Clinical trial supply management’s future is being shaped.

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Clinical trial supply management’s future is being shaped.

 

The Life Sciences industry’s status quo is being disrupted by the transition of the old pharmaceutical supply chain into a data-driven, patient-centric value chain. ATMPs, or advanced therapy medicinal products, open up new possibilities for tailored treatments including cell and gene therapies. The lines between pharmaceuticals and medical technology are blurring with the introduction of ATMPs and new product and service offerings “beyond the pill,” and pharmaceutical companies must develop a fundamentally different end-to-end capability, focusing on truly patient-centric analysis and response across the entire value chain. From the chemical to the patient, or vein-to-vein, tomorrow’s commercial and clinical value chains will be leaner, faster, more flexible, self-orchestrated, and patient-centric.

The implications for clinical trial procedures are significant. The increasing number of new product launches has an impact on how pharmaceutical companies organize and conduct clinical trials: the number of studies is increasing while trials are shrinking. Due to companion diagnostics, combination products, and longer and more complex production and replenishment procedures, trial designs are becoming more complex. Patient enrollment becomes more competitive as the target population shrinks, the patient and site experience becomes more important, and patients are better informed. Finally, due to an expansion in non-core nations and problems posed by rapidly changing worldwide regulations, pharmaceutical companies are encountering an overall increased level of complexity in the end-to-end trial process.

What role does technology play in this?

The pharmaceutical industry’s evolution is centered on technology. It is transforming healthcare, medical practise, how pharmaceutical breakthroughs reach patients, and how the pharmaceutical business engages with patients. Technology improves the ability of the industry to innovate. We should expect a major rise in the efficiency and effectiveness of the next wave of clinical trials as new technology and real-time data become available. Remote clinical trials, as well as virtual clinical trials in the future, will soon transition from a future trend to a real-life industry standard scenario. The next huge wave of innovation in the Life Sciences business will begin with remote patient monitoring and access to real-time patient data.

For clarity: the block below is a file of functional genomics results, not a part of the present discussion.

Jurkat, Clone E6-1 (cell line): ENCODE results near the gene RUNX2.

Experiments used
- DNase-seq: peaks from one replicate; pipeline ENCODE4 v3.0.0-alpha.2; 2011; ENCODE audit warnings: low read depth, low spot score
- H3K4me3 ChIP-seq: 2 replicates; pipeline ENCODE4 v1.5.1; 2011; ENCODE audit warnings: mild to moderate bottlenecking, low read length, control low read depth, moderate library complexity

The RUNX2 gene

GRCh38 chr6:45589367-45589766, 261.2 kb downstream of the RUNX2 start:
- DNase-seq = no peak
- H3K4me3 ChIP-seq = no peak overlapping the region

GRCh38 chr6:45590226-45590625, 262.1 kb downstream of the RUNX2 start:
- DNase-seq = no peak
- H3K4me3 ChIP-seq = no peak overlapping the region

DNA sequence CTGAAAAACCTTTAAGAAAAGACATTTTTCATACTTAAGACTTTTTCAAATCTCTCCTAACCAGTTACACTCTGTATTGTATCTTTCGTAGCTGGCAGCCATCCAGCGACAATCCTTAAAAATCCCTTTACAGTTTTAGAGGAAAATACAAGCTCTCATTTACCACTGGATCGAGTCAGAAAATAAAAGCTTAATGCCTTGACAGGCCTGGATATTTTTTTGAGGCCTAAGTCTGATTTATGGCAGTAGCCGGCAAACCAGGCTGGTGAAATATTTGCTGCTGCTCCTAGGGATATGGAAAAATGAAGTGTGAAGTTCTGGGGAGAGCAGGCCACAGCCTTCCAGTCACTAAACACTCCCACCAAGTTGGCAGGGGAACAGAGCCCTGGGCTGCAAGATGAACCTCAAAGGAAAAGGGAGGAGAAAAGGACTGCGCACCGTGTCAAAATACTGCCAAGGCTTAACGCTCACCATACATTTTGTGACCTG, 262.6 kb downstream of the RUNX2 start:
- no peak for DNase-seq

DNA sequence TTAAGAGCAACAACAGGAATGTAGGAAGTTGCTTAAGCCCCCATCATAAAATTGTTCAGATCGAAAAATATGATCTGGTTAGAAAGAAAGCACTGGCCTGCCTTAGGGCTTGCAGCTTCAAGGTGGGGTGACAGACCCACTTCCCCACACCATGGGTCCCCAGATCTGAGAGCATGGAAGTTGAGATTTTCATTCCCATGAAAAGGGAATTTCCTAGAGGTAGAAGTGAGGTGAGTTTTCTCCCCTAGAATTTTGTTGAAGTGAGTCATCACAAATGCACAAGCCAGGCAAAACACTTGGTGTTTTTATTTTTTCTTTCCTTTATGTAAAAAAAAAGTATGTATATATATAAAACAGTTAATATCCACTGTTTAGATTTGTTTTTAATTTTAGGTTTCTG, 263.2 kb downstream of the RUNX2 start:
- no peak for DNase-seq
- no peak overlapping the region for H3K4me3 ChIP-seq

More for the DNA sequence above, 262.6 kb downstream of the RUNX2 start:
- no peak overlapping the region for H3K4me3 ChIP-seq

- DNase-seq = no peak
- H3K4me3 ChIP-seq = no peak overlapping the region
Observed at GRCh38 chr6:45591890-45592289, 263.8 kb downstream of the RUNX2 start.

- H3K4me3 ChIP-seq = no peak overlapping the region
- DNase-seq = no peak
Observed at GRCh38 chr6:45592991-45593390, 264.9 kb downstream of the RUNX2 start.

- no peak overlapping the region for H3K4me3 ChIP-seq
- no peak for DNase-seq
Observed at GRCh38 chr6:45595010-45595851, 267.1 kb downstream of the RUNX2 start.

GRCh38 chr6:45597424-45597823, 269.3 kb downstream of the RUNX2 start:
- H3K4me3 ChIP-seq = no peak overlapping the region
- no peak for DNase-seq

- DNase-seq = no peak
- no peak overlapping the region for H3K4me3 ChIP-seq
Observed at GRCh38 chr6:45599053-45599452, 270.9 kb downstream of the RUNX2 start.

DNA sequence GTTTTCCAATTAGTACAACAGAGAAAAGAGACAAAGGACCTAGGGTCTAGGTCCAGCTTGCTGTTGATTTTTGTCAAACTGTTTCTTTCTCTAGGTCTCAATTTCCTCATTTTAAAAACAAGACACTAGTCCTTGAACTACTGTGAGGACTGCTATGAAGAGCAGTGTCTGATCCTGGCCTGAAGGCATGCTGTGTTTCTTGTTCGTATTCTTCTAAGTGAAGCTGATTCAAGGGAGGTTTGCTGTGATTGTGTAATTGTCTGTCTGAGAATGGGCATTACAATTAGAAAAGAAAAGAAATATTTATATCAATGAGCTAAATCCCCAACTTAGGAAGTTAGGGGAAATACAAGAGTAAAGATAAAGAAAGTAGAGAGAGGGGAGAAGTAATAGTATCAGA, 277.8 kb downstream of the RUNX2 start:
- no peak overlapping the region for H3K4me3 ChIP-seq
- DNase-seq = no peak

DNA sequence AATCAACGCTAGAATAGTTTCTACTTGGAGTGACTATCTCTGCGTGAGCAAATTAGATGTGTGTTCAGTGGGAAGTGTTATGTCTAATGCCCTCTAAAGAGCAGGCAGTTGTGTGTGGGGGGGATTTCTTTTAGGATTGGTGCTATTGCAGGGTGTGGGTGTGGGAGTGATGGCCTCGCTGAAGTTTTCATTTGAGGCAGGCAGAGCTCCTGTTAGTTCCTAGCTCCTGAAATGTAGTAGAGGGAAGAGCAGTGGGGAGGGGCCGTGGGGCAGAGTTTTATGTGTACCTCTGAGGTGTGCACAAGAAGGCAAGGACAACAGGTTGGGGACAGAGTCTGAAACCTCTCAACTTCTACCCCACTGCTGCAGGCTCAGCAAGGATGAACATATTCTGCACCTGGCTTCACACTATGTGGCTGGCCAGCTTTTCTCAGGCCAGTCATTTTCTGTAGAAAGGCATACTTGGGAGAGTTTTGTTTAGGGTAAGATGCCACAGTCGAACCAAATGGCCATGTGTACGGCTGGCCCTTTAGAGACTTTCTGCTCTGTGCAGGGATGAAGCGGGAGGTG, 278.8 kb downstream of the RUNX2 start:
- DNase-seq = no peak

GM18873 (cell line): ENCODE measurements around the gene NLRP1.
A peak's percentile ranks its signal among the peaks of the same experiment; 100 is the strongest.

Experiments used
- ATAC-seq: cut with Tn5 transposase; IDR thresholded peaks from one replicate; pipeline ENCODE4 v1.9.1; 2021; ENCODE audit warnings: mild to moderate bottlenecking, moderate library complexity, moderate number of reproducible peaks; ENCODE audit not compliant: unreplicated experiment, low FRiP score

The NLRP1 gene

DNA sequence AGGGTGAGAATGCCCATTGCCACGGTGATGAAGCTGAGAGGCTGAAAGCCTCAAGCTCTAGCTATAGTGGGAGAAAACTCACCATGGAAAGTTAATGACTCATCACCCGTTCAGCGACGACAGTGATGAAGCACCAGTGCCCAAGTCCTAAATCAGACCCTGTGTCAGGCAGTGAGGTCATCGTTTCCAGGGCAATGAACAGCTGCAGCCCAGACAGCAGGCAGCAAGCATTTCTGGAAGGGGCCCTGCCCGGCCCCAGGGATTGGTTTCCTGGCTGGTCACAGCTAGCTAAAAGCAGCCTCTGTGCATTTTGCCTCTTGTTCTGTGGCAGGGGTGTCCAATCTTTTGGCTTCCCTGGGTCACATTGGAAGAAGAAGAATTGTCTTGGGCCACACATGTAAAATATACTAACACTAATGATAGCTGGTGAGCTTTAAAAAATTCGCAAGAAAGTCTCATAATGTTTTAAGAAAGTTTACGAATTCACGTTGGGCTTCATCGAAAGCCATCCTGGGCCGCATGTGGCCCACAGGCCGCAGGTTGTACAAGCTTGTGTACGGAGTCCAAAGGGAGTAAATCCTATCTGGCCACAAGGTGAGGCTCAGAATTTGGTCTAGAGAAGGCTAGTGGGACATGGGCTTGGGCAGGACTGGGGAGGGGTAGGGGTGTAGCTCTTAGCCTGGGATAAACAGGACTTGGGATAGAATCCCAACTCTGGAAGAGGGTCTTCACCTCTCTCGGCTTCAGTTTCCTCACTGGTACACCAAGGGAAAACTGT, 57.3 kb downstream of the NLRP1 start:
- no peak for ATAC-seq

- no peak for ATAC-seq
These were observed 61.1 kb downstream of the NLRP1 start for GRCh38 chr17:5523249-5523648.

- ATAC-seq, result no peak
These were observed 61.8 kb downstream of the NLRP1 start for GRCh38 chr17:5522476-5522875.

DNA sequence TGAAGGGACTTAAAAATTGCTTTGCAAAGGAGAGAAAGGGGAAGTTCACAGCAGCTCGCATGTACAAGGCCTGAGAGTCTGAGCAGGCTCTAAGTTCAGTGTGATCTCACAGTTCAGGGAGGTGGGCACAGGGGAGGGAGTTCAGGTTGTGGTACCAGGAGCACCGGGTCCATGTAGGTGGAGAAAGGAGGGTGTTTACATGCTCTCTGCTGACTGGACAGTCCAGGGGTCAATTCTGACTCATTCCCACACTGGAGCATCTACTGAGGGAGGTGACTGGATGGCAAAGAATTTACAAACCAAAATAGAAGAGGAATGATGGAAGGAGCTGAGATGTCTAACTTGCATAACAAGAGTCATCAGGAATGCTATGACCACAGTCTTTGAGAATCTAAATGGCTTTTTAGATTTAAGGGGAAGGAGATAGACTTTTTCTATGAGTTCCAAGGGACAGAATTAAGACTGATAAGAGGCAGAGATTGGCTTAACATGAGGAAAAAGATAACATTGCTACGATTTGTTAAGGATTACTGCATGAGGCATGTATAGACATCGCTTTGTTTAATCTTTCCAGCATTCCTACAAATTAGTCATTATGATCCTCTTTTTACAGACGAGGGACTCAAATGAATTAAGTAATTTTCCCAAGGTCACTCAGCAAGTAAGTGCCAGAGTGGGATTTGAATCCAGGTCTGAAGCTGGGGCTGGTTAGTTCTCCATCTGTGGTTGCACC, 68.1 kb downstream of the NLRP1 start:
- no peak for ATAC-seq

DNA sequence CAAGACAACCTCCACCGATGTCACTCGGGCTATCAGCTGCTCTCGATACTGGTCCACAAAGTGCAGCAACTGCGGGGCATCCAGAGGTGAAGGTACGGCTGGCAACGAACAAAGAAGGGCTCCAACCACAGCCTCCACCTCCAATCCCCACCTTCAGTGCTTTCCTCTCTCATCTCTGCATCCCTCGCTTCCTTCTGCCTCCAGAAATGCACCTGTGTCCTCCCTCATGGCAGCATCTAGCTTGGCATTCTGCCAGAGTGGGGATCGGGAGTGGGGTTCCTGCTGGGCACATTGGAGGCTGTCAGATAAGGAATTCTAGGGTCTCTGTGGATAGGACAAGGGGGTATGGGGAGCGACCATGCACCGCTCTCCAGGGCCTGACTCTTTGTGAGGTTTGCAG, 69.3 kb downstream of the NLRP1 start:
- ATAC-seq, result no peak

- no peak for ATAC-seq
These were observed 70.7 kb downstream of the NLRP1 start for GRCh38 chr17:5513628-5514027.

Transformational capabilities that are essential

A clinical trial supply management solution should include the following features in order to have a significant impact on future clinical supply processes:

Faster planning cycles and new forms of clinical trial protocol set-ups can be accommodated.

For an end-to-end information flow, harmonize master data and coordinate procedures.

Standardize interfaces to allow for a quicker study start-up while also reducing the operational burden of the clinical supplies system landscape during trial execution.

Be interoperable to enable for system flexibility and expansion, as well as minimal TCO maintenance and updates.

Simply by making study setup easier, good planning is essential for ensuring adequate supply provisioning during a clinical research. CTSM-driven replenishment is based on real-time visibility into actual supply consumption, i.e. anticipating what is needed when and where it is needed, and then procuring, manufacturing, and shipping the required supplies without overproducing or risking supply shortages.

A range of data points must be gathered together in order to plan more accurately:

Enrollment data, both planned and actual
timetables for visits and dispensing,
a study’s or sub-studies’ overall lifespan state,
information on regulatory clearance for the launch of a study or the extension of a shelf life,
stock information in warehouses/depots that is up to date,
in-transit stock, in-transit stock, in-transit stock, in
orders that are currently being processed
and the patient kits’ real-time quality status, particularly in IoT sensor-monitored circumstances.

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